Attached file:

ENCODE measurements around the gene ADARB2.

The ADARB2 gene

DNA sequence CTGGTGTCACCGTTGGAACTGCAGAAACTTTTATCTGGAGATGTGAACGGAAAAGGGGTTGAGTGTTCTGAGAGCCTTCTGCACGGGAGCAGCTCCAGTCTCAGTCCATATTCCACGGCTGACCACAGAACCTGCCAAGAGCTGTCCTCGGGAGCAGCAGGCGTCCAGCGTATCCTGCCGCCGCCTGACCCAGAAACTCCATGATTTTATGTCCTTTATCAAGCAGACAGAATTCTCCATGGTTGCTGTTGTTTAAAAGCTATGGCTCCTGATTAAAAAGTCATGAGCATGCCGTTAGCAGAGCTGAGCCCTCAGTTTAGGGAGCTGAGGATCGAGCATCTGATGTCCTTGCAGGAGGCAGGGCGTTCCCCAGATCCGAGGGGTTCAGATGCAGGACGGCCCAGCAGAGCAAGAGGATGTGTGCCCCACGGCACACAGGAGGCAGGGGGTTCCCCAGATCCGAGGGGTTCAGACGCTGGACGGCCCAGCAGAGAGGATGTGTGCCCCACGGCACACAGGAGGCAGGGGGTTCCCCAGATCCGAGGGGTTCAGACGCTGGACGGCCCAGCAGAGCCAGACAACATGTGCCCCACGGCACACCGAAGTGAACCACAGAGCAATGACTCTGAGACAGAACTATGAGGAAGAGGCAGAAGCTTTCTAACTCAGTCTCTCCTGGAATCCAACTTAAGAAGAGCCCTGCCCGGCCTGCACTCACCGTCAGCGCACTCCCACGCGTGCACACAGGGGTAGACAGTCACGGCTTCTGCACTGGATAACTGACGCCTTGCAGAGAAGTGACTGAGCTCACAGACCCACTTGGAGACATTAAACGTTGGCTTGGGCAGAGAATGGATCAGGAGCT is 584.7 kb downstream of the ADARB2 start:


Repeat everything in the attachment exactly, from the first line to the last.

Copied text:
ENCODE measurements around the gene ADARB2.

The ADARB2 gene

DNA sequence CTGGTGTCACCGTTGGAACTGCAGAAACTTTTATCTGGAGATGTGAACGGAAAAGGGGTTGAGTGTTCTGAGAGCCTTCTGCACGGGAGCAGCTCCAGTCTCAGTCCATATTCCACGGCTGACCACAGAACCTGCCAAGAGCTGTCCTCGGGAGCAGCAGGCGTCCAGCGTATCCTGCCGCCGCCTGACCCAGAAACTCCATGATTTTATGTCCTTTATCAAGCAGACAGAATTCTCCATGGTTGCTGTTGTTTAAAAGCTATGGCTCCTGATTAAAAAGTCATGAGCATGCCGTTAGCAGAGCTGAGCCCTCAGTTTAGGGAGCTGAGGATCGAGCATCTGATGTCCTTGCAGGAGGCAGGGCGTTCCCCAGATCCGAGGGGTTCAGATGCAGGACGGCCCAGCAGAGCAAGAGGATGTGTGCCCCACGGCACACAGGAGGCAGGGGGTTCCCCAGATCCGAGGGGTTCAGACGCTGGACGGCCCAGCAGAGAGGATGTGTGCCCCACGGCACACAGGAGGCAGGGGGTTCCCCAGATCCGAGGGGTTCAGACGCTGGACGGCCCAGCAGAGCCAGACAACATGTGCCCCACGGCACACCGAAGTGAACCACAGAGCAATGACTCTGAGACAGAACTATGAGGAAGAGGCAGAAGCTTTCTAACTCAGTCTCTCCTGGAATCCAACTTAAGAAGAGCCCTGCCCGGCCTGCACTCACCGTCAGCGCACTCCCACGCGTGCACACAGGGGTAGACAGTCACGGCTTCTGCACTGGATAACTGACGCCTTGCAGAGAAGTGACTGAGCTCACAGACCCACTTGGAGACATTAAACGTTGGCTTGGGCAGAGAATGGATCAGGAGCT is 584.7 kb downstream of the ADARB2 start: